History of Art PhD Students

Take a look at what our current History of Art PhD students are researching.

Vivien Bird

Vivien Bird, History of Art PhD student

Research topic: ‘The Collection of Classical Antiquities of Richard Payne Knight (1751-1824): Antiquarianism and Connoisseurship in the Age of Enlightenment’

Vivien’s PhD research focuses on Richard Payne Knight (1751-1824) and his activities as an antiquarian, classical scholar, and collector of ancient art. His collection of antiquities – comprising ancient bronzes, coins, gems, and other ancient artefacts – and Old Master drawings was one of the most important formed in England and was bequeathed to the British Museum in 1824. During his lifetime, Knight enjoyed a considerable reputation as an art connoisseur and authority on ancient art (although his undervaluing the Elgin marbles later left an indelible mark on his reputation). The aim of this thesis is twofold: to reconstruct the formation of Knight’s collection of classical antiquities alongside their significance for his intellectual endeavours, and to reexamine Knight’s position as one of the most eminent antiquarians and connoisseurs of the late eighteenth century.

Vivien’s wider interests lie in the history of collecting, antiquarianism, art historiography, numismatics and, more broadly, the cultural and intellectual history of Enlightenment Europe.

She holds a BA from the Courtauld Institute of Art and an MA from Birkbeck College, University of London. Prior to embarking on her PhD, Vivien was the Anne Christopherson Fellow in the Department of Prints and Drawings at the British Museum (2017-2018). She is a recipient of the Francis Haskell Memorial Scholarship (2022). This research is jointly supervised by Dr Adriano Aymonino and Sir Nicholas Penny.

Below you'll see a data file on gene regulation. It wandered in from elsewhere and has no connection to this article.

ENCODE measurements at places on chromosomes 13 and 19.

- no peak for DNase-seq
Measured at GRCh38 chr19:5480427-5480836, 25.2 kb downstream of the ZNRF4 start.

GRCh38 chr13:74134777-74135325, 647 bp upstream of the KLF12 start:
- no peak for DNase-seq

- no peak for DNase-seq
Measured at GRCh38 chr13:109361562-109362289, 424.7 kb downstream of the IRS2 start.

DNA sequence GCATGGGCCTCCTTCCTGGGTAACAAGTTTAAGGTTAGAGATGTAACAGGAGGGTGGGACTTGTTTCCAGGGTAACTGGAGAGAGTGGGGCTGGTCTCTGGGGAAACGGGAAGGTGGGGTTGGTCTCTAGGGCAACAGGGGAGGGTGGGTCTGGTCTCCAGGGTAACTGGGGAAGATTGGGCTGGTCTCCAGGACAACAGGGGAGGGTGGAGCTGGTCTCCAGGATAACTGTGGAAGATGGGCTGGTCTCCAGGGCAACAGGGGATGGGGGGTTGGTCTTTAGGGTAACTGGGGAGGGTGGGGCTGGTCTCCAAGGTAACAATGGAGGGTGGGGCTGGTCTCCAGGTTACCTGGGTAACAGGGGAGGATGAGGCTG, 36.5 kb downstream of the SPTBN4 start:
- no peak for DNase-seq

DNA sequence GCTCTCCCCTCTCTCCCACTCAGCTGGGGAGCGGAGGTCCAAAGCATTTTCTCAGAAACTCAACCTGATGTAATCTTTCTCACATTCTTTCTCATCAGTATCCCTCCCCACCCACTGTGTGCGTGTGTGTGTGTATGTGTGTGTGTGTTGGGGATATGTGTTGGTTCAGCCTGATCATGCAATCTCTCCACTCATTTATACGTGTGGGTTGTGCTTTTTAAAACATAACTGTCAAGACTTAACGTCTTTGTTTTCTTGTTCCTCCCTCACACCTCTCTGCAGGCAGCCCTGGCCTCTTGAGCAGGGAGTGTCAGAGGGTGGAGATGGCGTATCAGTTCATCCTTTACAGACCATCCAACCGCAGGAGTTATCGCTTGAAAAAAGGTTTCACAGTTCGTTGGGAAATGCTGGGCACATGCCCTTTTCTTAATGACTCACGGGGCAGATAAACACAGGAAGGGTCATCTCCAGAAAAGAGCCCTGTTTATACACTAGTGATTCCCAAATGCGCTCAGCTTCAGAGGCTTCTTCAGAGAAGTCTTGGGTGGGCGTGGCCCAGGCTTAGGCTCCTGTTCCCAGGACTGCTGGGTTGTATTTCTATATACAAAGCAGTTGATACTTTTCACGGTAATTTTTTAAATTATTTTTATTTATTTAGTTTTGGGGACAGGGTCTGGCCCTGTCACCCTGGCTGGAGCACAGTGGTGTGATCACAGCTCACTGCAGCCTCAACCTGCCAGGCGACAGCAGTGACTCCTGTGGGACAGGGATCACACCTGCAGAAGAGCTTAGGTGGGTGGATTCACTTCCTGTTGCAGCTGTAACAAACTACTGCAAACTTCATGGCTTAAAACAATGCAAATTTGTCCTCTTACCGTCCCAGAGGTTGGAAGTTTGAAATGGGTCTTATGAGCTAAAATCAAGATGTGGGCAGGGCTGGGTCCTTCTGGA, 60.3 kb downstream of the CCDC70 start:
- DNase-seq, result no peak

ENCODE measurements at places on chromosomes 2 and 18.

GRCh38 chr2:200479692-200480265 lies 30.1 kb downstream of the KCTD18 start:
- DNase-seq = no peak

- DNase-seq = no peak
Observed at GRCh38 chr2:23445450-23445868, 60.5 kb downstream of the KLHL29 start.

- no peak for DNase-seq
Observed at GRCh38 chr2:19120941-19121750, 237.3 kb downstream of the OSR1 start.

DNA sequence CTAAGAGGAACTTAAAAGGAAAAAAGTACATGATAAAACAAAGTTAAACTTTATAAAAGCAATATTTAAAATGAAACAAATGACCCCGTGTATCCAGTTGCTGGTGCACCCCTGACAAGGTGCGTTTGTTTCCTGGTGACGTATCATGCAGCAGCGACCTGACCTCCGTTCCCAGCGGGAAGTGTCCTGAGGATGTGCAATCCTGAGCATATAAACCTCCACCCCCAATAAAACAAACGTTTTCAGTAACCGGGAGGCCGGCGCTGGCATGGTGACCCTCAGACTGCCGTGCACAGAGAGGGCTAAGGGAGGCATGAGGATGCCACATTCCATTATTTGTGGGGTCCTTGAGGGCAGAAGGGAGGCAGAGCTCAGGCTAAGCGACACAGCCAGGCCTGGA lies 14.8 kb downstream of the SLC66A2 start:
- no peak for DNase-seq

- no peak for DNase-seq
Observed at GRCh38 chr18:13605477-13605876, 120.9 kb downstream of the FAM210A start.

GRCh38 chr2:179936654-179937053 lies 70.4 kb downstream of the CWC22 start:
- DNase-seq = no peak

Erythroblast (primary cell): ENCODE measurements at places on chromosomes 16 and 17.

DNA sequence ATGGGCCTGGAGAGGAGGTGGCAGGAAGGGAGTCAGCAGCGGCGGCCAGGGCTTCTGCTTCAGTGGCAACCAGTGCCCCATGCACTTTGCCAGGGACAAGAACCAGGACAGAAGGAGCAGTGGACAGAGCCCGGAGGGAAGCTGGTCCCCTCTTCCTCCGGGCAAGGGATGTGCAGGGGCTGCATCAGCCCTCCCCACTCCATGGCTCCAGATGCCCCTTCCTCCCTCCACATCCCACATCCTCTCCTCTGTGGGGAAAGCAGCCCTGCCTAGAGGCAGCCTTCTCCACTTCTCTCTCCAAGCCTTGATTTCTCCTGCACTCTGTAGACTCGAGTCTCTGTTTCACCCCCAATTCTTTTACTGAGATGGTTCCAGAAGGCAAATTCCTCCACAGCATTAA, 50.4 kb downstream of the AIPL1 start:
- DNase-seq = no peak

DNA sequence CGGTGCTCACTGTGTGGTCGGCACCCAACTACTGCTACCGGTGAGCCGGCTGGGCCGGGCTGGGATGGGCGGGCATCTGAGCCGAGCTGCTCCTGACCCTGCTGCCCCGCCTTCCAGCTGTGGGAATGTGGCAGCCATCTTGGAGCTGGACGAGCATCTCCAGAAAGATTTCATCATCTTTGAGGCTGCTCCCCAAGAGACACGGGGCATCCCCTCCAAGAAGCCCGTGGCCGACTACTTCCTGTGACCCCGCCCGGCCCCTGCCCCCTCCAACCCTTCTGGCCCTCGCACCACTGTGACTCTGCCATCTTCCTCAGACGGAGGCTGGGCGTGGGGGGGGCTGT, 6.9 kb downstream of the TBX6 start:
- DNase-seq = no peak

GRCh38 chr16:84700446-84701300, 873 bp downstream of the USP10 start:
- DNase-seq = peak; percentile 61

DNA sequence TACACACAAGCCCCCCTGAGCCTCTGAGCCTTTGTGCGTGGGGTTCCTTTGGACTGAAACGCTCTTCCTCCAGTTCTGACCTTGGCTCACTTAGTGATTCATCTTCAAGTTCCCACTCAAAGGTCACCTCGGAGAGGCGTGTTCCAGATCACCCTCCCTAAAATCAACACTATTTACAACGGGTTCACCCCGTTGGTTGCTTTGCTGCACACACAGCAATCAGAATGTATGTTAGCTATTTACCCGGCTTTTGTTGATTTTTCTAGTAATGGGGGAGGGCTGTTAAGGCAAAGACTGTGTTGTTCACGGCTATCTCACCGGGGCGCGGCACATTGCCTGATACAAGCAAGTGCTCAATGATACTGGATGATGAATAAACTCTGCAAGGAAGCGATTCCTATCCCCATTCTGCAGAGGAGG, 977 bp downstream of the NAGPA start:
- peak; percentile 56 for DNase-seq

Review: ‘Ars Critica Numaria: Joseph Eckhel and the Transformation of Ancient Numismatics’, The Numismatic Chronicle, 2023 (forthcoming)

Albertina Ciani

Albertina CianiAlbertina holds a BA in Cultural Heritage from the University of Turin and received her Masters in History of Art from the Alma Mater Studiorum of Bologna. Her final dissertation was focused on the Piedmontese sculptures of Baron Carlo Marochetti, for which she attended an internship at the Royal Collection of the Castello Ducale d’Agliè (2020/2021).

Albertina’s PhD research focuses on the analysis of the British sculptural production of Italian artists in the second half of the nineteenth century, beginning from the activity of Baron Carlo Marochetti (1805-1867) and Raffaele Monti (1818-1881). The two artists’ different and multifaceted prolific activities are an ideal lens to investigate the various trends in Victorian sculpture and their relationship with official patronage and innovative industry.

Her thesis aims at studying the production of public and private sculpture in mid-Victorian Britain from the point of view of the social history of art. Her goal is to investigate how the British milieu of second half of the nineteenth century influenced and changed the sculptural production of the Italian émigrés and, vice-versa, how the peculiar characteristics of these émigrés impacted on the production of sculpture in Britain in the age of the Empire and diffusion of public celebratory sculpture.